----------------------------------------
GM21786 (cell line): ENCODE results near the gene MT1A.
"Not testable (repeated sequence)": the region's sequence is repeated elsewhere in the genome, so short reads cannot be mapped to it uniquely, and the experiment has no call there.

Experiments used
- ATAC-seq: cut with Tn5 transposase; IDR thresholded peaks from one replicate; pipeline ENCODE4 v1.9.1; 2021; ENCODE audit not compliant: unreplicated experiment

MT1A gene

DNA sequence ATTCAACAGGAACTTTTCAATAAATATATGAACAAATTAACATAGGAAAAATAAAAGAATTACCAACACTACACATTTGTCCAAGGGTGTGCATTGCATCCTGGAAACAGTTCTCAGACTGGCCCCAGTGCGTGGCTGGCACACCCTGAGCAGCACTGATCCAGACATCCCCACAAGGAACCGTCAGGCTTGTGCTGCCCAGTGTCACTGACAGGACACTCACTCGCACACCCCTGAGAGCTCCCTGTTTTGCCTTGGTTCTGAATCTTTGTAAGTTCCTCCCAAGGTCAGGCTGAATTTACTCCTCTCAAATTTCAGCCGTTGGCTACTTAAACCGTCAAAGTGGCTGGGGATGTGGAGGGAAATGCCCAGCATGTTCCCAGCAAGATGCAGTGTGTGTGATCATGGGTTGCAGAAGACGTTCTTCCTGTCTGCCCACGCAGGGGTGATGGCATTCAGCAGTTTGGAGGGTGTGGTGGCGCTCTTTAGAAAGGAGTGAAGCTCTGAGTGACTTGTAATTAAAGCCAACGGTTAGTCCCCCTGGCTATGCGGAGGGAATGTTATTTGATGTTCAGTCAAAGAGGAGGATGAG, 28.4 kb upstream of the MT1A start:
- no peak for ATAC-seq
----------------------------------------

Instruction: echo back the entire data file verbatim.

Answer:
GM21786 (cell line): ENCODE results near the gene MT1A.
"Not testable (repeated sequence)": the region's sequence is repeated elsewhere in the genome, so short reads cannot be mapped to it uniquely, and the experiment has no call there.

Experiments used
- ATAC-seq: cut with Tn5 transposase; IDR thresholded peaks from one replicate; pipeline ENCODE4 v1.9.1; 2021; ENCODE audit not compliant: unreplicated experiment

MT1A gene

DNA sequence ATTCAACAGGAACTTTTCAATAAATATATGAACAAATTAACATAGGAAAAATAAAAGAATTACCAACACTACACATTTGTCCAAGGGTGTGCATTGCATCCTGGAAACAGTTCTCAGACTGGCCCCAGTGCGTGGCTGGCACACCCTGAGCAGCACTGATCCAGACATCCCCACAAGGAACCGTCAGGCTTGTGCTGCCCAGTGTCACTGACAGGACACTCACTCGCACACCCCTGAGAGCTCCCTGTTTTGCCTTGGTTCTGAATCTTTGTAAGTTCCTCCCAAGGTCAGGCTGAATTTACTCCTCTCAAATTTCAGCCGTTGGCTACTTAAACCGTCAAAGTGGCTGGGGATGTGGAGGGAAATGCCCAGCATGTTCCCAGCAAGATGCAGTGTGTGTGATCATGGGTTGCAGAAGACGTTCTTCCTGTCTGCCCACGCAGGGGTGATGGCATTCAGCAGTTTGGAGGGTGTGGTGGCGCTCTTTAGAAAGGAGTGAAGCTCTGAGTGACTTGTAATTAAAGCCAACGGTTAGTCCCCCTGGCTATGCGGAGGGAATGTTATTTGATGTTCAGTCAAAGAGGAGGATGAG, 28.4 kb upstream of the MT1A start:
- no peak for ATAC-seq